Sunday, 12 November 2017

Happiness Part 1: What Happiness Is: Are you happy? T2 (Telegraph India) article dated 3rd September 2017


One thing most people will agree on is that we all want to be happy. The problem is, we often don't know how to be happy or what makes us happy. What is happiness, after all? Sometimes, we are happy when we feel pleasure. Sometimes, a restless mind is happy when it experiences a certain feeling of 'rest', or peace, or solace. We also feel happy when we are grateful, or in awe of something, or simply humbled by an experience, or when we laugh over something, especially with friends and family. The emotions are so diverse that each one of us has our own definition of happiness.

What is important to understand is that happiness does not mean never experiencing negative emotions — pain, sadness and even anger are also important feelings. When we suffer an irrevocable loss like the death of a loved one, being sad is natural. We all need to know what sadness is, but having that experience doesn't take away our ability to be happy, neither does it make us unhappy as a person. In fact, it is quite the opposite. In order to have sustainable happiness, we perhaps need space to engage with other kinds of emotions as well.
June Gruber, a psychologist at Yale University, has shown in her research that having excessive positive emotions, or fervently seeking positive emotions all the time, or even expressing positive emotions in the wrong context is associated with being at risk for mania: a psychiatric disorder.
And at University of California, Berkeley, psychologist Dacher Keltner has discovered that pride — one of our often sought- after positive emotions — is easily confused with being in an excessively happy state, which can actually make us unhappy in the long run.
Pride can give us all the euphoric certainty that we perhaps long for in ourselves with a desired sense of confidence and well- being.
Dacher has shown that when one has too much pride or is seeking
pride too frequently, he or she is actually suffering socially, in the long run, creating a really unhappy state. Too much pride makes one come across as conceited or somehow inaccessible.

We often think we can be happy... .. only when our needs and desires are met .. when we are satisfied every moment with how things are going .. when we feel pleasure all the time Well, we can't function that way. The constant euphoric state is not normal, neither is it normal to expect that things will or should always go as we want. These, ' only when', ' every moment', ' all the time' are not practical contexts for happiness. We need to look at happiness from a broader perspective and as a realistic, wholesome experience.


According to positive psychology thinkers, we can divide happiness into three categories. First is the pursuit of pleasure, which is short- lived. It is what we get when we buy a new car or have a bar of chocolate. It's a hedonistic sense of quenching the desire. The problem is, often the same object which is made accessible loses its ability to give us the same pleasure time and again. Next is a more subtle form of happiness — the happiness of flow. Flow is when we are content and fully engaged in doing something, like when we are painting or dancing, when, perhaps, we even tend to lose track of time.  In the happiness of flow, contentment comes from being fully engaged in doing something, such as a Sufi dancer whirling in a trance. Here, one is not focused on the outcome, one is not trying to create a great piece of work; one is just enjoying the process, fully engaged. The happiness of flow is more sustainable and fulfilling than the happiness derived from the pursuit of pleasure.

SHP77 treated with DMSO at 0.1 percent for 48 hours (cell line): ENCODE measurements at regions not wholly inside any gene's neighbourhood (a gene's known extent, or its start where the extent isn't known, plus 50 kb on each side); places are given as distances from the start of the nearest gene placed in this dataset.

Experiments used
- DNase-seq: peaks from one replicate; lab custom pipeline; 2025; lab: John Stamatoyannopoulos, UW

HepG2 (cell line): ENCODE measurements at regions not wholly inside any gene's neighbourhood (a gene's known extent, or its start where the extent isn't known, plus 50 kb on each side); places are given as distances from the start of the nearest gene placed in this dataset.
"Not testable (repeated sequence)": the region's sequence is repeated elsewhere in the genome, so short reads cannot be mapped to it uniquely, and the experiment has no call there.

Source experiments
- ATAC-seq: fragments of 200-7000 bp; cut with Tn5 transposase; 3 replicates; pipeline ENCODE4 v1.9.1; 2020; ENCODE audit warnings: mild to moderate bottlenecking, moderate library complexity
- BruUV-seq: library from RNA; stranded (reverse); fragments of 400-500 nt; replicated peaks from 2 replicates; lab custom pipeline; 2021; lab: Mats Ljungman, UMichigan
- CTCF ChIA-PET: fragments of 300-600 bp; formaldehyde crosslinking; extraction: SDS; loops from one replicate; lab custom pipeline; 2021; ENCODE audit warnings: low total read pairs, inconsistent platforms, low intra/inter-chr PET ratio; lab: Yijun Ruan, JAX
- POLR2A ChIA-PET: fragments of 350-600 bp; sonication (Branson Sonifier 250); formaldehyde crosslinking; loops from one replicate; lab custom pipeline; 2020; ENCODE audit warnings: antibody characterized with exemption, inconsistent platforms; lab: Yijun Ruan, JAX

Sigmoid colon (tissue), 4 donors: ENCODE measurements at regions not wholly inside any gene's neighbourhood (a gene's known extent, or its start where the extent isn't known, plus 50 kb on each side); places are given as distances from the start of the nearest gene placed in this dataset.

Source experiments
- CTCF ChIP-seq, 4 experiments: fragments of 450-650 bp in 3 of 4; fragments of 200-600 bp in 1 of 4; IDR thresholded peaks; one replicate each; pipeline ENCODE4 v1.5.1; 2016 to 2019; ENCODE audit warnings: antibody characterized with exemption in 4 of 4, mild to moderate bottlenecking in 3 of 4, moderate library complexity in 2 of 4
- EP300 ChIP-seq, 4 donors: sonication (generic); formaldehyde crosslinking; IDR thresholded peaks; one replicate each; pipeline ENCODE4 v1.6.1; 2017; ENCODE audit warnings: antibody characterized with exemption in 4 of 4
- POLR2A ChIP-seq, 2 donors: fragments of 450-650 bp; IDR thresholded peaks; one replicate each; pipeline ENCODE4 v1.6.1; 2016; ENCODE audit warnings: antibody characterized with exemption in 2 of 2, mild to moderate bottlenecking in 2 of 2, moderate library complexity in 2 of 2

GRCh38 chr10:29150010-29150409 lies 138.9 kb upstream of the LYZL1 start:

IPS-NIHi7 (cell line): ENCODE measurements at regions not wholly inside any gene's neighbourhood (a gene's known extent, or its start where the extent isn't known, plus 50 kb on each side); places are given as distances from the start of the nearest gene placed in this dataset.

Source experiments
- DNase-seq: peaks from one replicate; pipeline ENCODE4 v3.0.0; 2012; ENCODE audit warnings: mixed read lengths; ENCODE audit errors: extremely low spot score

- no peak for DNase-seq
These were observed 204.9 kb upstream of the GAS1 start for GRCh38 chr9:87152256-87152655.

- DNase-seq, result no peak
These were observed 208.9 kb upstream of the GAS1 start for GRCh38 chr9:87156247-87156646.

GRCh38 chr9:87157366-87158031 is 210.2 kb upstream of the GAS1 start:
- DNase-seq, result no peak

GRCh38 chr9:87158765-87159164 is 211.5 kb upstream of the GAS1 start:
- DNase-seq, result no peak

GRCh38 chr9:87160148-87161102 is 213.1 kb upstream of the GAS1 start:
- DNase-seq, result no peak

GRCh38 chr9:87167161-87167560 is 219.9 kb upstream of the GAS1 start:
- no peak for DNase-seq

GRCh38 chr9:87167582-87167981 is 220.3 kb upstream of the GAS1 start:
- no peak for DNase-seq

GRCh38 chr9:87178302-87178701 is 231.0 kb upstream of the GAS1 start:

Mihaly Csikszentmihalyi of Claremont Graduate University has extensively contributed to the understanding and use of this phenomenon of 'flow' in creating a more resilient state of happiness.
According to him, we can train ourselves to experience flow often and, as a result, be happy.
The third kind is the happiness of meaning. We experience this when we feel we have a meaningful life or a purpose in life. We all want to be a part of or be connected to something bigger than us; be relevant in the bigger scheme of life. We want to contribute to a larger cause. This is a way of affirming ' I am', beyond mortality. Doing something meaningful, according to our own ideas of ' meaning', can make us feel connected to society at large or humanity itself and create a sense of belonging. Being a parent, being a part of a community, attending Sunday meetings or group prayers, participating in festivals, supporting our favourite soccer club, joining a cause.... All these are perhaps ways of being a part of the collective.
We also have a sense of touching something larger than life and hence connected to something bigger when we experience awe, for example, when we are awed by nature or see a great piece of art. We also feel this, humbling feeling, though more subtly but more intimately, while actively contributing and adding value to something beyond our own selves. This feeling is altruistic in nature and also humbling at the same time. This is the most fulfilling and long-lasting form of happiness.
Loving-kindness meditation or 'act of kindness practice' has been clinically proven to be of help in cases like depression, bipolar, borderline personality disorder and anxiety — perhaps because these tools and practices help us nurture the feeling of meaningfulness by contributing to a larger identity.
Ultimately, we are all trying to be at peace with ourselves, so that we can feel good. In a way, we all are seeking assurance that we matter in the larger scheme of things.

Dr Sangbarta Chattopadhyay and Dr Namita Bhuta 

are medical practitioners and practising psychotherapists.
They are trained Family and Structural Constellation Facilitator

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